Sending mail with an ESP8266

Sending mail with an ESP8266 can be handy for a variety of things. I use it to occasionally have a remote ESP8266 send me a message it is still ok and functioning.
Though it is possible to have the ESP8266 directly access your mail server and send a message through that, that is usually not a good idea as many mailservers will refuse mail that is being sent from a different domain (your ip) than the mailserver’s.
it is therefore safer to use a service like As long as you stay below a certain limit of emails, one can get a free account.

After signing up  for smtp2go, you will need to choose a user id and password for your smtp log in. You thus have two sets of id and password: one for your user account and one for the mails you send.
The latter, you need to encode in base 64 to use  from your ESP8266. You can do that with an online encoder.
As there is no need to re-invent the wheel, I used this program as a basis and reworked that to my needs, but as your needs might be different from mine, I will just give a general example.
In order to send something more useful than ‘Hello World’, we are going to send the supply voltage and the chip ID. In real life I do not send the suply voltage as that is not so useful, but I send the battery voltage. But to keep it simple in this example we will stick to the supply voltage, which we get with ESP.getVcc().
The program is like this: (NOTE: the code might be badly formatted by wordpress, make sure you copy it completely)

#include <ESP8266WiFi.h>  // the ESP8266WiFi.h  lib
const char* SSID = "YourSSID";
const char* PASS = "YourPW";
char server[] = "";

WiFiClient client;
void setup()
  Serial.print("Connecting To ");
  WiFi.begin(SSID, PASS);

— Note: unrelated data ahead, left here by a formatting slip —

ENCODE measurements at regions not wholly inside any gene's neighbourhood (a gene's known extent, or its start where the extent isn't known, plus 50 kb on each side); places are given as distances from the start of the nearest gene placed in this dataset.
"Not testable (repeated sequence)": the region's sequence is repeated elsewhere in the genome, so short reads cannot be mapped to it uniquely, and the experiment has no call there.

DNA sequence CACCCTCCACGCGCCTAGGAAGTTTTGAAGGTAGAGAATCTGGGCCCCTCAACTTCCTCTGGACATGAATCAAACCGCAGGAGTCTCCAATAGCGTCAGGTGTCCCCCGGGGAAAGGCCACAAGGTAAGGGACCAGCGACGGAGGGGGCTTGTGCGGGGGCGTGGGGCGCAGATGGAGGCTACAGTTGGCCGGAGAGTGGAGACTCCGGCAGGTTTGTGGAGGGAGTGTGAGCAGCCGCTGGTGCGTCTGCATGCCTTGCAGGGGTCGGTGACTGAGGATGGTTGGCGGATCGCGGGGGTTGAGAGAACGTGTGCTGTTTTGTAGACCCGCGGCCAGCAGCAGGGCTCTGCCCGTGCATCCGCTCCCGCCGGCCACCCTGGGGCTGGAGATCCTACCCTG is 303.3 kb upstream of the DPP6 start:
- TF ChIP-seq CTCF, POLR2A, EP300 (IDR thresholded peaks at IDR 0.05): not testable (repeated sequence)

while (WiFi.status() != WL_CONNECTED)
  Serial.println("WiFi Connected");
  Serial.print("IP address: ");
  byte ret = sendEmail();

void loop()

byte sendEmail()
  byte thisByte = 0;
  byte respCode;

  if (client.connect(server, 2525) == 1) {
  } else {
    Serial.println(F("connection failed"));
    return 0;
  if (!eRcv()) return 0;

  Serial.println(F("Sending EHLO"));
  if (!eRcv()) return 0;
  Serial.println(F("Sending auth login"));
  client.println("auth login");
  if (!eRcv()) return 0;
  Serial.println(F("Sending User"));
  // Change to your base64, ASCII encoded user
  client.println("ZV83MTAwMEBnbWFljC5jb31="); // SMTP UserID
  if (!eRcv()) return 0;
  Serial.println(F("Sending Password"));
  // change to your base64, ASCII encoded password
  client.println("X5pqVU9vYlJjY7Bq");//  SMTP Passw
     if (!eRcv()) return 0;
    Serial.println(F("Sending From"));   // change to your email address (sender)
   client.println(F("MAIL From:"));// not important 
   if (!eRcv()) return 0;   // change to recipient address
    Serial.println(F("Sending To"));
    client.println(F("RCPT To:"));
    if (!eRcv()) return 0;
    Serial.println(F("Sending DATA"));
    if (!eRcv()) return 0;
    Serial.println(F("Sending email"));   // change to recipient address
   client.println(F("To:"));   // change to your address
 client.println(F("Subject: Emails from ESp8266\r\n"));
    client.print(F("Power is: "));
    client.print(F("Device Chip ID: "));
    Serial.print(F("Voltage is: "));
    if (!eRcv()) return 0;